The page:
Molecular clustering identifies complement and endothelin induction as early events in a mouse model of glaucoma

Gareth R. Howell, Danilo G. Macalinao, Gregory L. Sousa, Michael Walden, Ileana Soto, Stephen C. Kneeland, Jessica M. Barbay, Benjamin L. King, Jeffrey K. Marchant, Matthew Hibbs, Beth Stevens, Ben A. Barres, Abbot F. Clark, Richard T. Libby, Simon W.M. John

Research output: Contribution to journalArticlepeer-review

367 Scopus citations


Glaucoma is one of the most common neurodegenerative diseases. Despite this, the earliest stages of this complex disease are still unclear. This study was specifically designed to identify early stages of glaucoma in DBA/2J mice. To do this, we used genome-wide expression profiling of optic nerve head and retina and a series of computational methods. Eyes with no detectable glaucoma by conventional assays were grouped into molecularly defined stages of disease using unbiased hierarchical clustering. These stages represent a temporally ordered sequence of glaucoma states. We then determined networks and biological processes that were altered at these early stages. Early-stage expression changes included upregulation of both the complement cascade and the endothelin system, and so we tested the therapeutic value of separately inhibiting them. Mice with a mutation in complement component 1a (C1qa) were protected from glaucoma. Similarly, inhibition of the endothelin system with bosentan, an endothelin receptor antagonist, was strongly protective against glaucomatous damage. Since endothelin 2 is potently vasoconstrictive and was produced by microglia/macrophages, our data provide what we believe to be a novel link between these cell types and vascular dysfunction in glaucoma. Targeting early molecular events, such as complement and endothelin induction, may provide effective new treatments for human glaucoma.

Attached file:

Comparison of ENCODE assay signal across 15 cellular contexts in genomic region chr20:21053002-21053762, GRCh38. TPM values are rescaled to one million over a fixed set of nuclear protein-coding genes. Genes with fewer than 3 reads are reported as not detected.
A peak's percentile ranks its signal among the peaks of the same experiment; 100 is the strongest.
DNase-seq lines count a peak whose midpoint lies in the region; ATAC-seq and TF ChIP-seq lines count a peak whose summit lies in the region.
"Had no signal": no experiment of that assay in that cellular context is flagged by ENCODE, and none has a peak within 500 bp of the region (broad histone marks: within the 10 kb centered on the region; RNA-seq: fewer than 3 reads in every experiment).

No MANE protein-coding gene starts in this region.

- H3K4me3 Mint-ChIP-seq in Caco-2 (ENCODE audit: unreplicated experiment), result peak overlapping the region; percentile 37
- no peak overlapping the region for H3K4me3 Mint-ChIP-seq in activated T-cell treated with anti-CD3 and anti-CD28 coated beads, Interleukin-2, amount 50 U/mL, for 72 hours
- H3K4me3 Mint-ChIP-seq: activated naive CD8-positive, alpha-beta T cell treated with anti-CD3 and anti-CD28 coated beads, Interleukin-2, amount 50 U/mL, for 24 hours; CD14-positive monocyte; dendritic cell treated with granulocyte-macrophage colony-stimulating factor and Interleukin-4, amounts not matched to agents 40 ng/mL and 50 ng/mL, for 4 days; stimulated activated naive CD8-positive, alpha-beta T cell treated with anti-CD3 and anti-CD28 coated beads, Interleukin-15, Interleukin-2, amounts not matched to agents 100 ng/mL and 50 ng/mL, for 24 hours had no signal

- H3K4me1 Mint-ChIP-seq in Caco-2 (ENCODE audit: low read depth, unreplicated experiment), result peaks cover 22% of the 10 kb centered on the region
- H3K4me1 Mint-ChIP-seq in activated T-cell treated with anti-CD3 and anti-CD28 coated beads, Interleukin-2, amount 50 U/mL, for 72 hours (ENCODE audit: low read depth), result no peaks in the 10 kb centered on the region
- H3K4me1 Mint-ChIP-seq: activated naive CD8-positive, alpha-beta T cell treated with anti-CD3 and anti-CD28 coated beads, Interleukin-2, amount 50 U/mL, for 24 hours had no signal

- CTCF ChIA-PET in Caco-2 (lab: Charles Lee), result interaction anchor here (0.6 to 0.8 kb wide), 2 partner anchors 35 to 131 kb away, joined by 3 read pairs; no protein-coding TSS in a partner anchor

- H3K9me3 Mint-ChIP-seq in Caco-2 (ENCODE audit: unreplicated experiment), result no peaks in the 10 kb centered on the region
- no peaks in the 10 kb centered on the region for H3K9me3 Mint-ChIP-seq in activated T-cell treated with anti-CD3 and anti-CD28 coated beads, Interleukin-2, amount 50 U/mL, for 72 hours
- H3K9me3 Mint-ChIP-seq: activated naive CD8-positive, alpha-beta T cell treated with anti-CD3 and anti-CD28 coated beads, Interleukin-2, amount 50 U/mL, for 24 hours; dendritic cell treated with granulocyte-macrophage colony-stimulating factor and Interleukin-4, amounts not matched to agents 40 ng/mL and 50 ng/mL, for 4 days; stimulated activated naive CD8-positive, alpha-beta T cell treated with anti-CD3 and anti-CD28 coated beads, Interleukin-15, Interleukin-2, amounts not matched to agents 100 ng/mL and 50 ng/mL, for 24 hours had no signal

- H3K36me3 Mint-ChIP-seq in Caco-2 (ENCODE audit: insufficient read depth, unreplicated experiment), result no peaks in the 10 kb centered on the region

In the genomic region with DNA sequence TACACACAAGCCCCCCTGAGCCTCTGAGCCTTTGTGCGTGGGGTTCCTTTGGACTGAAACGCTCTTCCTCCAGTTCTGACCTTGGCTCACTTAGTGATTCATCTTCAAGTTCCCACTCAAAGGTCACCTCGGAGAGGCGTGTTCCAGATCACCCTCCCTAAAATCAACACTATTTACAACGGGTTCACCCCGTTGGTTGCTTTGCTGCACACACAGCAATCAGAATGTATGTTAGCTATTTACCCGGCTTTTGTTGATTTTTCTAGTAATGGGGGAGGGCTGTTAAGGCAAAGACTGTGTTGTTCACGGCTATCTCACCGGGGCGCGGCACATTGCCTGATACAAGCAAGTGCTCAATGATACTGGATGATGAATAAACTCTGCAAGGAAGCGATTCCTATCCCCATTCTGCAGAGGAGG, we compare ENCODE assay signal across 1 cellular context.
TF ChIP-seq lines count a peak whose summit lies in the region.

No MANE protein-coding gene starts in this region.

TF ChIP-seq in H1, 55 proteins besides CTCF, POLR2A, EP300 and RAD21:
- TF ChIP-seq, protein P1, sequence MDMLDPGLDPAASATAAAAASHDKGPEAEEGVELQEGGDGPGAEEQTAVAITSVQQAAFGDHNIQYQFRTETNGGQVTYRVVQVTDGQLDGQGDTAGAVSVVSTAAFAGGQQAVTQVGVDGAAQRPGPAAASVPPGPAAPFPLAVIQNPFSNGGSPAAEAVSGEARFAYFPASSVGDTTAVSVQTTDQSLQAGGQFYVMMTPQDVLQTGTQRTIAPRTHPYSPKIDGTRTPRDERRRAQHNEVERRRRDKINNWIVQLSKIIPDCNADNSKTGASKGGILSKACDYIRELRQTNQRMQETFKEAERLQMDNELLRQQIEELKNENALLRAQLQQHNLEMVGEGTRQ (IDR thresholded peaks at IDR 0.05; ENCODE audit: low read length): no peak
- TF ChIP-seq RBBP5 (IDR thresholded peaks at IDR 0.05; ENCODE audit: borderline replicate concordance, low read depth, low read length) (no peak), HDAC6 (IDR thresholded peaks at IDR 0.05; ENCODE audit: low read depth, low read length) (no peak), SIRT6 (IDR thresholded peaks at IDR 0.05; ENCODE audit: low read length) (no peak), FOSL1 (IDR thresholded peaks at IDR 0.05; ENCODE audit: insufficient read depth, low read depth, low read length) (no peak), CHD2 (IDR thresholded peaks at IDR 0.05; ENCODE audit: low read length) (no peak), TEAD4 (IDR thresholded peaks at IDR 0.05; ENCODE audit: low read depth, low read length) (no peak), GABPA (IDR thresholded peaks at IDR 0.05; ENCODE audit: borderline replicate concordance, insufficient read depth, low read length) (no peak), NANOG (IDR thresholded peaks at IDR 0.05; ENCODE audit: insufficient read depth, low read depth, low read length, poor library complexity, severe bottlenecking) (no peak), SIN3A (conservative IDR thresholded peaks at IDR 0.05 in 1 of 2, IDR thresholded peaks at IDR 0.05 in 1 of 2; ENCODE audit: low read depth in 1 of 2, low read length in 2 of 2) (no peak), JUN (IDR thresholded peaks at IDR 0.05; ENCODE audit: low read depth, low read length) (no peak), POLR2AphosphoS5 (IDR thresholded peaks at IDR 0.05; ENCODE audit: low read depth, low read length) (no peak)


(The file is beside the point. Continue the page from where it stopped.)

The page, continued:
Original languageEnglish (US)
Pages (from-to)1429-1444
Number of pages16
JournalJournal of Clinical Investigation
Issue number4
StatePublished - Apr 1 2011
Externally publishedYes

All Science Journal Classification (ASJC) codes

  • General Medicine


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